The opinions expressed in this commentary are solely those of the author and do not necessarily reflect those of the National Council of Architectural Registration Boards (NCARB).
Many people within the AEC field have a difficult time imagining teaching architecture and construction to high school students. In the past, vocational electives focused on preparing students for skilled trades such as plumbing, auto mechanics, and carpentry. However, recent revitalized initiatives to expand career-driven courses have firmly established career and technical education (CTE) courses as a way to prepare all students for strong careers in a variety of professions.
A key aspect of connecting classrooms to careers is providing students with real-world experience and exposure to the profession—something that is not always easy for high school teachers with limited resources and professional connections. But my personal experience teaching has shown me that the growth in interest and enrollment is well worth the effort it takes to actively engage students in project-based, work-based learning.
Bridging the Gap
Drawing students in goes beyond simply creating real-world projects in the classroom. It’s also important for architecture firms to reach out and engage their local community, creating opportunities for students to see first-hand where they could be in five to 10 years. When students and faculty have the chance to see corporate businesses that are dedicated to developing their future potential, it not only excites those in academia to teach well—it also inspires students to reach further. Presenting students with tools, a team, and a problem is a great way to watch them work together to discover innovative solutions.
The challenge is to create situations where students are encouraged to reach beyond a high school diploma. By assessing the needs of the local community and how they interact with the requirements of the Architectural Experience Program® (AXP™), curriculum can be adjusted to better fit a career in architecture. The high school curriculum is expanded by moving students from textbooks to field experience.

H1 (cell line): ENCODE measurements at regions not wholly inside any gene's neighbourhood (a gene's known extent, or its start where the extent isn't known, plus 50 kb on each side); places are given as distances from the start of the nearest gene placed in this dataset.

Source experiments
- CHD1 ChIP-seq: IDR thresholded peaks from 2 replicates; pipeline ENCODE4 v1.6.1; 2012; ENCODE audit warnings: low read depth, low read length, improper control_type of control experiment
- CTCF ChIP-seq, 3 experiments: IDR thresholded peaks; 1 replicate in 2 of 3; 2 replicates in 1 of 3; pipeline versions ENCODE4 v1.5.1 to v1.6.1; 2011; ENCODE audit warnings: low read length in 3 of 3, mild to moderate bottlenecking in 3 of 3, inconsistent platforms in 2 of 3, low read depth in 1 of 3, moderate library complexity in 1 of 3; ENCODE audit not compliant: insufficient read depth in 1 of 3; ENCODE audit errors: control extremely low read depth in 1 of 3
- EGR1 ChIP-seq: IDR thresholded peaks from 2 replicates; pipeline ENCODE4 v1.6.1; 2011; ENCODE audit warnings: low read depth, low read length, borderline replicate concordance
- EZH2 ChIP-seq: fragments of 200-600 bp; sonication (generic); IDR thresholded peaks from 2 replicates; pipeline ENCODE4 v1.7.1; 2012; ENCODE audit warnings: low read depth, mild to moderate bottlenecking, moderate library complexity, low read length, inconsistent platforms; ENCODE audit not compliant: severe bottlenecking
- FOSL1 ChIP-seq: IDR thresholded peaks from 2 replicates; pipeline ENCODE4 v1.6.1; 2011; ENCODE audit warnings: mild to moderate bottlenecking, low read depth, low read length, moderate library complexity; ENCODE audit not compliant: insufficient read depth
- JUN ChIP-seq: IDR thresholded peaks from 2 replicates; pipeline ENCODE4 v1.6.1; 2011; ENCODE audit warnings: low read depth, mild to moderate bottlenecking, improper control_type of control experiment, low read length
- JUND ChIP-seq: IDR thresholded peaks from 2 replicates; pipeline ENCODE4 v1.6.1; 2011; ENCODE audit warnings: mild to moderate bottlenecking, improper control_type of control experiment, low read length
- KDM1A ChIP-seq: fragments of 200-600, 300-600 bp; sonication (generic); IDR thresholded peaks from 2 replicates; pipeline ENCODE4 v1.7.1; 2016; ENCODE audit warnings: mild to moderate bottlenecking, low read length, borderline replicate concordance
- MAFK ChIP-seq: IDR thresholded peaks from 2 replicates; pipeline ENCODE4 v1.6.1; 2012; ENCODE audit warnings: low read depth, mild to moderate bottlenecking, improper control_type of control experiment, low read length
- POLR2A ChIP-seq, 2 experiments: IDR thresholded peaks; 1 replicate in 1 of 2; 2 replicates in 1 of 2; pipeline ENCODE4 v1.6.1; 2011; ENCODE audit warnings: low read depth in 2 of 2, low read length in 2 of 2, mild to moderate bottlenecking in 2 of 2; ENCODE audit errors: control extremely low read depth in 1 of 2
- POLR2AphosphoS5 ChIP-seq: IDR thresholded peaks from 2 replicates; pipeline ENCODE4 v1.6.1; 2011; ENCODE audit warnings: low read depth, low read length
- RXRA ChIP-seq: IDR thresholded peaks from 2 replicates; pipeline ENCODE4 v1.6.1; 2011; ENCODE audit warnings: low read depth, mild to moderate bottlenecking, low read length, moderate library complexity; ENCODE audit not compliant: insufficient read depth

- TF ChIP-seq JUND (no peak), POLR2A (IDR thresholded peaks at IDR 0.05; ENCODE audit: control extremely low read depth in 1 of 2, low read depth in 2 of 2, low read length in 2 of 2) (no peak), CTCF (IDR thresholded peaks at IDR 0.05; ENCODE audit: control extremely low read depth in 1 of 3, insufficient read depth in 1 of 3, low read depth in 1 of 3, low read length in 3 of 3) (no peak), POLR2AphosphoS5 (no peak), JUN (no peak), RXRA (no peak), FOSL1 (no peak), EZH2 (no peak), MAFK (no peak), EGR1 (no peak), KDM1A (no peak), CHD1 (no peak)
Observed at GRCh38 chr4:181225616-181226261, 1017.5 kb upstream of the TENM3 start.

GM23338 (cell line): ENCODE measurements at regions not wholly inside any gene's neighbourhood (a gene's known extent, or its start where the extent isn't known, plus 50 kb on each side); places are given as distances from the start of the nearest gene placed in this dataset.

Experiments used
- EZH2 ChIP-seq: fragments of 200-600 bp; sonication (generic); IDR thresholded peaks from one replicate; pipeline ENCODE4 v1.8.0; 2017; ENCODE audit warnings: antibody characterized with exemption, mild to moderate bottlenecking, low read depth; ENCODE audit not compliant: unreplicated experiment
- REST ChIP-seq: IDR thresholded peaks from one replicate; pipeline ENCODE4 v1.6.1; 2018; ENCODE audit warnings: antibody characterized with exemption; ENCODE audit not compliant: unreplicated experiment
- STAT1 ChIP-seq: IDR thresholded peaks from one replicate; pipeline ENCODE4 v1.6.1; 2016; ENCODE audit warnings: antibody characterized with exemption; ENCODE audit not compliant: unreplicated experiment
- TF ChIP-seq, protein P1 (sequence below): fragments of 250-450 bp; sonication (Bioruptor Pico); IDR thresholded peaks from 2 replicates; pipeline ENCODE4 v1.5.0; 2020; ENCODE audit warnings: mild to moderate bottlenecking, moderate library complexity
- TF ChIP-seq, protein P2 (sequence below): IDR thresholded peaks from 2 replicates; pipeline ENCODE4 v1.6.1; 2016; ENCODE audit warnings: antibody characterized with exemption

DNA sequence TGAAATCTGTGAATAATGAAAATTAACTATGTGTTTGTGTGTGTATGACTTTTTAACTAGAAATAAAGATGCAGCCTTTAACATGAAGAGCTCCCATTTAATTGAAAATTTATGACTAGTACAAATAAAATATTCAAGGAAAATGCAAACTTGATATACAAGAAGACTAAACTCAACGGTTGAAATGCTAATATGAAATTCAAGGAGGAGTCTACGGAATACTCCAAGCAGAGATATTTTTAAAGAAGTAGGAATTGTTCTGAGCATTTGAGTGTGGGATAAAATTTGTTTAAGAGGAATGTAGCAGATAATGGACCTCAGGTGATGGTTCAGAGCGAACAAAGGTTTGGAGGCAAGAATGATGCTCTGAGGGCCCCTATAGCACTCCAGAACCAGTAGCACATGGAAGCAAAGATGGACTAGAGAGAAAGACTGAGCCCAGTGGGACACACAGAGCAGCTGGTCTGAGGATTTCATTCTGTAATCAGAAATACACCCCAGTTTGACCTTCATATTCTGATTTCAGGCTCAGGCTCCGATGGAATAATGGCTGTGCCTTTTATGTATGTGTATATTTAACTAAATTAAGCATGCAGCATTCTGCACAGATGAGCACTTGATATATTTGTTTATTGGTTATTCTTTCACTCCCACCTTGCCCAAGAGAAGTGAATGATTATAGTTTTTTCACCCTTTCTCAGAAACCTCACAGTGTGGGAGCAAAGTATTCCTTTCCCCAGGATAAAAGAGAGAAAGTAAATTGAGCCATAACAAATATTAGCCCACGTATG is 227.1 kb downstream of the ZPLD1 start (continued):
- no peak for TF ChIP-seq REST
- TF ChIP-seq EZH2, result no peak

Practicing architects and teachers must work together to incorporate real-world situations into classrooms. Through this, not only are students able to connect their education with everyday practice, but local businesses are able to give back to the community and expand their customer base by engaging with local residents.
I had the opportunity to take a group of students to a Habitat for Humanity volunteer session. The students were involved with everything, from laying down sod to shingling a roof. Seeing how each line on the sections and floor plans came to life helped validate their classroom drawings. Plus, this event required no additional funding from the school—it simply required time.
What Does This Look Like?
One way I engaged students was through our school’s administration-in-training initiative, which involved repurposing a locker room into a working “ CoLab” space. I took this as an opportunity to enable my architectural design students to take charge and collaborate on creating a new space for their school. Using the AXP's requirements as a guideline, students worked through the design process from start to finish, similar to the experience they would have working in a design firm. After presenting the final designs to faculty and staff, one team was selected and their work is currently under construction.
When you engage leaders from your school district, community, and local businesses, not only can you create curriculum that is more active and engaging—you can also help current leaders impact the leaders of tomorrow.
Wesley Livingston, Assoc. AIA, is an Architectural Designer at LPA Inc. in San Antonio, Texas.